Apple may be funding Boeing Internet satellite development

OneWeb satellite concept. Via OneWeb, 

OneWeb satellite concept. Via OneWeb

An interesting piece of speculation arrived at Apple World Today this morning via a reader who pointed us to a blog post by Tim Farrar of TMF Associates, a consulting firm providing technical and financial analysis regarding the telecom and satellite industries. Farrar, referring to last week's Satellite 2017 conference, says that "I heard from a number of sources at Satellite 2017 that Boeing's V-band development work is being funded by Apple, which is clearly trying to find the next big thing and has been exploring cars, TVs and other large market opportunities."

Many of the large satellite manufacturers, including Boeing, are seeing the market for large satellites in geosynchronous orbit dry up, with estimates for 2017 in the range of only 13 and 17 satellites. Farrar notes that "All satellite manufacturers now need to play in the LEO/MEO world" -- the low Earth orbit/medium Earth orbit range much closer to the Earth's surface. 

Image showing satellite "footprints" for a low-earth orbit broadband constellation. Source: Boeing

Image showing satellite "footprints" for a low-earth orbit broadband constellation. Source: Boeing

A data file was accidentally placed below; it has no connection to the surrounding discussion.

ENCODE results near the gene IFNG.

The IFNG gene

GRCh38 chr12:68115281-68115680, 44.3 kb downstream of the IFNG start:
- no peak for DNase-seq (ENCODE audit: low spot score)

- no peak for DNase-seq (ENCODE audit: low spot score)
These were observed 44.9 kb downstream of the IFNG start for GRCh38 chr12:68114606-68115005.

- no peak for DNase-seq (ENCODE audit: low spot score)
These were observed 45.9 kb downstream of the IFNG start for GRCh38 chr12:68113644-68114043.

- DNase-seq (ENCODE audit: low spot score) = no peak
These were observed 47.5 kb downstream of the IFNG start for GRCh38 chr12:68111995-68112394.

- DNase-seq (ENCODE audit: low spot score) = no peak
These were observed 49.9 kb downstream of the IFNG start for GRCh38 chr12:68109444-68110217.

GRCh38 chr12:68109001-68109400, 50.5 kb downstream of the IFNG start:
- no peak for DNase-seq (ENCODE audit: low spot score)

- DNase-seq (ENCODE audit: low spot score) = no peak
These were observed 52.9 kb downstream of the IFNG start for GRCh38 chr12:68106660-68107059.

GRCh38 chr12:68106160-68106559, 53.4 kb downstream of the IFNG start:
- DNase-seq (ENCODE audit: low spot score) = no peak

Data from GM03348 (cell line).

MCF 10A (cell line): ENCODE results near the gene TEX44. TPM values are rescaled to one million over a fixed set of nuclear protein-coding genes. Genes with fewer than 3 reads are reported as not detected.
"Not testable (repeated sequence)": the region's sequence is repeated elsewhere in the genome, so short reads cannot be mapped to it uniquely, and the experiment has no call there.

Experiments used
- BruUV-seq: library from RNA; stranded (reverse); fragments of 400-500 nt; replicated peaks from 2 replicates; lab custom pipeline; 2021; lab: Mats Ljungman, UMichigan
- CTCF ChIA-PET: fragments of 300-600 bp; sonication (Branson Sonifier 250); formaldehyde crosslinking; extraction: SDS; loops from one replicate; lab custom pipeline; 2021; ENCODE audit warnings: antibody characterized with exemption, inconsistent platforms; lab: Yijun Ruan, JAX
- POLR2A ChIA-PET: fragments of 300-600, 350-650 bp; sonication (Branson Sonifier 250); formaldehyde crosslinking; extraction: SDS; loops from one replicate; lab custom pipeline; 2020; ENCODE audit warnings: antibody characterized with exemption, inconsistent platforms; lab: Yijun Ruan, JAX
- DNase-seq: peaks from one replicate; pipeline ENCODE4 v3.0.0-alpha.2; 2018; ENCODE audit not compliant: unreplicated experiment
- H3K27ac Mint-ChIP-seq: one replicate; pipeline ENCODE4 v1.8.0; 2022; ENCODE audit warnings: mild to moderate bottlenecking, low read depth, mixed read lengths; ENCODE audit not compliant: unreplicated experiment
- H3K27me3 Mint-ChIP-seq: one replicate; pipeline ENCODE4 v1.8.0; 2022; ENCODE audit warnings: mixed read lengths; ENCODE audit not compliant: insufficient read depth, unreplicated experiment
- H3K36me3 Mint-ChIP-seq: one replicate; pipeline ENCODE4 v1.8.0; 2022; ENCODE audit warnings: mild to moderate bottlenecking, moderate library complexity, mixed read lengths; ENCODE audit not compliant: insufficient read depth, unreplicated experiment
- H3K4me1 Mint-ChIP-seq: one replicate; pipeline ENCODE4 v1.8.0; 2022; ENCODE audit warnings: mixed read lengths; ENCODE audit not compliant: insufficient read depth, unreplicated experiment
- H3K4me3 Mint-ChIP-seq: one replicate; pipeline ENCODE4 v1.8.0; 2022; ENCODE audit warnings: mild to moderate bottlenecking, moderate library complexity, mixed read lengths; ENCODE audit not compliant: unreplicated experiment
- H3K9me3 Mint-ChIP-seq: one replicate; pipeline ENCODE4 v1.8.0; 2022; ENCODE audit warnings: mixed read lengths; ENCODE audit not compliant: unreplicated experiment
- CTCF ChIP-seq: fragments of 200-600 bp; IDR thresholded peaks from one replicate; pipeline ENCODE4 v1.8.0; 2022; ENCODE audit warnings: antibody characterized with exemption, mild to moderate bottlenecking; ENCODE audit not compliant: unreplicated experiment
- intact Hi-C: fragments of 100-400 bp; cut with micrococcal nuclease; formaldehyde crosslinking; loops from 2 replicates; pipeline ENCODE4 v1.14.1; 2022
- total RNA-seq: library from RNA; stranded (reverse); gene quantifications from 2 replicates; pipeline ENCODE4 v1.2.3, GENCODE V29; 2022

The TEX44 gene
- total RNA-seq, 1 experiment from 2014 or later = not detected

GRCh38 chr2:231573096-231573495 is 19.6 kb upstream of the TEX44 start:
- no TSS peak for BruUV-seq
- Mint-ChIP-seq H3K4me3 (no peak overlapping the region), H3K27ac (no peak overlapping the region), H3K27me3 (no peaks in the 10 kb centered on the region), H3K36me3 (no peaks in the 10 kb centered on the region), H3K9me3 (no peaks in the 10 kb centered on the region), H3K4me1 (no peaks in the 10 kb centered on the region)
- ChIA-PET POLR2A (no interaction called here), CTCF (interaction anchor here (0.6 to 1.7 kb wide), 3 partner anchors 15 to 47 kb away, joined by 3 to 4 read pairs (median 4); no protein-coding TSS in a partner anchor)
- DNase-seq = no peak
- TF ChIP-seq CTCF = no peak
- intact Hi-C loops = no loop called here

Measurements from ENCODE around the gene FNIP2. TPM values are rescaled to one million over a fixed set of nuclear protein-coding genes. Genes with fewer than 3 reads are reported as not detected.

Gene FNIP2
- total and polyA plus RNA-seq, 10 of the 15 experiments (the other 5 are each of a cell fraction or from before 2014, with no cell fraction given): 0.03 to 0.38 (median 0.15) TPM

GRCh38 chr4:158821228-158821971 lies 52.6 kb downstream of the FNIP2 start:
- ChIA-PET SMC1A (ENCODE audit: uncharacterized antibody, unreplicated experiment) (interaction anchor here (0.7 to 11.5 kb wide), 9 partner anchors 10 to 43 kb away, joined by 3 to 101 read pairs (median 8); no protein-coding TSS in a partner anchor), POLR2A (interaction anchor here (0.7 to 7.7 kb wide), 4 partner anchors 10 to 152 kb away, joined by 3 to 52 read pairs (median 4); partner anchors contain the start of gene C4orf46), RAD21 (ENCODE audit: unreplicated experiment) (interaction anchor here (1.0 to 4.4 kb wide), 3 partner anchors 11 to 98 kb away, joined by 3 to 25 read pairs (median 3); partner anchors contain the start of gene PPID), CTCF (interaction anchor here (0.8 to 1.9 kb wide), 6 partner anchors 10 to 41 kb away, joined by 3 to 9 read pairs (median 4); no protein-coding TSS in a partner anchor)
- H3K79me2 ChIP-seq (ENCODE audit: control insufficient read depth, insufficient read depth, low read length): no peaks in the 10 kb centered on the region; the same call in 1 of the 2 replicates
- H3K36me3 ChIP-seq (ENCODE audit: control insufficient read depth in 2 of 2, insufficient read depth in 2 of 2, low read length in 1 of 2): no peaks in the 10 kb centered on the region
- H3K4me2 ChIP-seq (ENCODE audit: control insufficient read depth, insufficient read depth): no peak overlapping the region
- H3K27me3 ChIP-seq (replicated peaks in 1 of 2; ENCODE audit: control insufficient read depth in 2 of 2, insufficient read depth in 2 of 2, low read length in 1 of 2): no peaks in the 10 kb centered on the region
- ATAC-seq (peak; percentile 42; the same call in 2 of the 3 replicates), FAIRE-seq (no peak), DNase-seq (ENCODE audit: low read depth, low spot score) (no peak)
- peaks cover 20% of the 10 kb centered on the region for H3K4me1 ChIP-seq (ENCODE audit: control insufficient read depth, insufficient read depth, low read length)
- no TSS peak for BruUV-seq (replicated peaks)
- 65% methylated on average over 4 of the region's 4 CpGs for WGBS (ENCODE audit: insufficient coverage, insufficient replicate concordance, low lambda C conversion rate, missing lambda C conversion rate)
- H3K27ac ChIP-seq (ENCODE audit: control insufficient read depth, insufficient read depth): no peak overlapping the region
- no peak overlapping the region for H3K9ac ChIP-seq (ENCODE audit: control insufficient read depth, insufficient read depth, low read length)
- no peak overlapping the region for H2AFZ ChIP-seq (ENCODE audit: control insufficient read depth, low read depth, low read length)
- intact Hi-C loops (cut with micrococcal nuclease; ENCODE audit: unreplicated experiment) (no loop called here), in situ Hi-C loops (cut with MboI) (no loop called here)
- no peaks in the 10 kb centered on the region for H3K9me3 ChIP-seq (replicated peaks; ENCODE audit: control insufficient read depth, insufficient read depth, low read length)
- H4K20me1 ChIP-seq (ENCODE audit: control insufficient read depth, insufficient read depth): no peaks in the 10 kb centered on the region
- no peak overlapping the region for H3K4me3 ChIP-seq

Two years ago, Boeing announced that it was interested in making a deal with "top technology companies such as Google Inc, Amazon.com Inc, Facebook Inc or Apple Inc." As Farrar points out, Google and Facebook have now lost interest in satellites, and Amazon.com is looking into its own efforts through Jeff Bezos-owned Blue Origin. What does that leave of the big four technology companies? Apple

There's probably more to the Apple rumor than just idle back-room chatter at Satellite 2017. As Farrar mentions, Apple "It's not hard to discern why Apple might want to consider a satellite constellation, when SpaceX came out with a business plan last year that suggested SpaceX alone could generate $30B in revenue from satellite internet by 2025."

Owning its own broadband internet "pipe" could vastly expand lucrative Apple's services business, not only by bringing in revenue from internet connections but also competing directly with telecom/cable companies like Comcast in VoIP telecommunications and streaming video.

Farrar ends his piece with a word of caution:

Just as in the car market there’s no guarantee that Apple would take this project forward to full deployment, but with SpaceX, SoftBank and now apparently Apple becoming enthusiastic about non-geostationary satellite systems, in addition to most of the main satellite operators, it seems that a dramatic reshaping of industry priorities is underway.
— TMF Associates blog, http://tmfassociates.com/blog/2017/03/10/eccentric-orbits/